Human infections with the H7N9 avian flu virus were first reported in China in March 2013. As of October 5th, a total of 1,562 laboratory-confirmed cases have been reported to the World Health Organization, with more people getting infected each year. In a study published October 19 in the journal Cell Host & Microbe, researchers found that highly pathogenic avian influenza (HPAI) H7N9 viruses replicated efficiently in human airway cells and the lungs of animal models, spread among ferrets via respiratory droplets, and were minimally responsive to commonly used antiviral drugs.
"To date, no sustained transmission of H7N9 or H5N1 viruses among humans has been documented. However, further adaptation of these avian viruses to humans may result in transmissible viruses with pandemic potential," says senior author Yoshihiro Kawaoka of the University of Tokyo and University of Wisconsin-Madison. "Collectively, these data suggest that HPAI H7N9 viruses may be closer to acquiring efficient transmission in humans and, therefore, have greater pandemic potential than the HPAI H5N1 viruses."
Most human infections with H7N9 virus have occurred after exposure to poultry, and most patients have had severe respiratory illness such as pneumonia. Even though low pathogenic avian influenza (LPAI) viruses were circulating during the first four epidemics, approximately 40% of people confirmed with Asian H7N9 virus infection died.
In the new study, Kawaoka and his team set out to characterize the replication capacity, pathogenicity, and transmissibility of human HPAI H7N9 isolates in mammals to evaluate their pandemic potential. Specifically, they examined an HPAI H7N9 virus isolated from a fatal human case and created two variants by introducing mutations that conferred either sensitivity or resistance to neuraminidase inhibitors. They compared the three HPAI H7N9 viruses with a LPAI H7N9 virus they previously characterized.
They found that HPAI H7N9 viruses replicated efficiently in human airway epithelial cells and in mice, ferrets, and nonhuman primates. The HPAI H7N9 viruses were also more pathogenic in mice and ferrets than the LPAI H7N9 virus. In contrast to the LPAI H7N9 virus, the three HPAI viruses exhibited more robust replication in the brain of ferrets and caused lethal infections. All viruses tested transmitted among ferrets via respiratory droplets.
"Given that the amount of virus needed to initiate infection of exposed ferrets via respiratory droplets is small, these findings suggest that the HPAI H7N9 virus requires only a limited amount of virus to cause lethal infection, at least in this animal model," Kawaoka says. "The fact that respiratory droplet-exposed ferrets succumbed to their infections clearly suggests a substantial increase in the pathogenicity of HPAI H7N9 viruses in mammals compared with their progenitor LPAI H7N9 viruses, requiring close monitoring of HPAI H7N9 viruses in the field."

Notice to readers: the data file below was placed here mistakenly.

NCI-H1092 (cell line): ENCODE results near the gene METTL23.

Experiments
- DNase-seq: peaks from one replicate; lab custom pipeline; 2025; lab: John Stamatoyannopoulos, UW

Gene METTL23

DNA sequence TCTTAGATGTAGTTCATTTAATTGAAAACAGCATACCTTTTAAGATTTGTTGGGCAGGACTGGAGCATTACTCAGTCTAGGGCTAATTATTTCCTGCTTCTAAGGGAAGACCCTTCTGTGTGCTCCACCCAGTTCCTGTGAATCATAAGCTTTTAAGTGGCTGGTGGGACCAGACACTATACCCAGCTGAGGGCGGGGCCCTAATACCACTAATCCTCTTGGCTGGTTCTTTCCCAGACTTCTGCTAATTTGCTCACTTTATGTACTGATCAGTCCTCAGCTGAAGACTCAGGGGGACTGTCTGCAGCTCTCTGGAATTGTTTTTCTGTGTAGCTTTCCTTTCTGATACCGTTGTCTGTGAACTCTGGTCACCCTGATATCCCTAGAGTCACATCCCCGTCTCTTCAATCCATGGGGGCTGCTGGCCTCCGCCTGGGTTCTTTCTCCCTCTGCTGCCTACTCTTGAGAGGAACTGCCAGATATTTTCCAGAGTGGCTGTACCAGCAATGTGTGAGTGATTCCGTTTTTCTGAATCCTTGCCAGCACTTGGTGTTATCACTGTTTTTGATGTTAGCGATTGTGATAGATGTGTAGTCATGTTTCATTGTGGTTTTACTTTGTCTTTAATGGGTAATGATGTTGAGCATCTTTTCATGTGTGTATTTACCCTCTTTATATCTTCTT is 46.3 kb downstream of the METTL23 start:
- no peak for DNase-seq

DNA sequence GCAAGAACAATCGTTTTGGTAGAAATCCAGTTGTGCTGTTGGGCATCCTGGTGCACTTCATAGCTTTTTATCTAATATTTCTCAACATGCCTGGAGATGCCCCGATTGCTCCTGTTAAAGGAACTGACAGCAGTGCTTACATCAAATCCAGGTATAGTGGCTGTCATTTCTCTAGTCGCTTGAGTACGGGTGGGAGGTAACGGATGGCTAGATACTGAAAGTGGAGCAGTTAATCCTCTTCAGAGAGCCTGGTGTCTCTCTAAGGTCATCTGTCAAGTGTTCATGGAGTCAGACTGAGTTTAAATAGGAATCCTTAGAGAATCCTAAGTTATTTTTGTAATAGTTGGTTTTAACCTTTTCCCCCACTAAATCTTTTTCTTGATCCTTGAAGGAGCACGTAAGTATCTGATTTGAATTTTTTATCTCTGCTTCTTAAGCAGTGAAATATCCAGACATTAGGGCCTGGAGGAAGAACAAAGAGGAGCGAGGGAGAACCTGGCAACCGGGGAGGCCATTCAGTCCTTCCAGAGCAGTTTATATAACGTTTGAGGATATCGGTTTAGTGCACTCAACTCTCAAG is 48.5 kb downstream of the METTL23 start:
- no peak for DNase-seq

Because antiviral compounds are currently the only option for the treatment and prevention of H7N9 human infections, Kawaoka and his team assessed the efficacy of anti-influenza drugs. They found that neuraminidase inhibitors showed limited effectiveness against these viruses in the animal models. However, all viruses tested were susceptible to an experimental viral RNA polymerase inhibitor called favipiravir, suggesting that this drug may be an effective treatment option against neuraminidase inhibitor-resistant HPAI H7N9 viruses. The next step for Kawaoka and his team is to test whether H7N9 vaccine candidate strains provide protection in animal models against HPAI H7N9 viruses.
The authors received grant support from Daiichi Sankyo Co., Ltd; Daiichi Sankyo Pharmaceutical; Chugai Pharmaceuticals; Toyama Chemical; and Ttsumura Co., Ltd. Some co-authors are founders or receive royalties from companies interested in flu vaccine development.
Cell Host & Microbe, Imai, Watanabe, Kiso, Nakajima, Yamayoshi, Iwatsuki-Horimoto, and Hatta et al.: "A Highly Pathogenic Avian H7N9 Influenza Virus Isolated from A Human Is Lethal in Some Ferrets Infected via Respiratory Droplets," http://www.cell.com/cell-host-microbe/fulltext/S1931-3128(17)30396-7
Cell Host & Microbe (@cellhostmicrobe), published by Cell Press, is a monthly journal that publishes novel findings and translational studies related to microbes (which include bacteria, fungi, parasites, and viruses). The unifying theme is the integrated study of microbes in conjunction and communication with each other, their host, and the cellular environment they inhabit. Visit: http://www.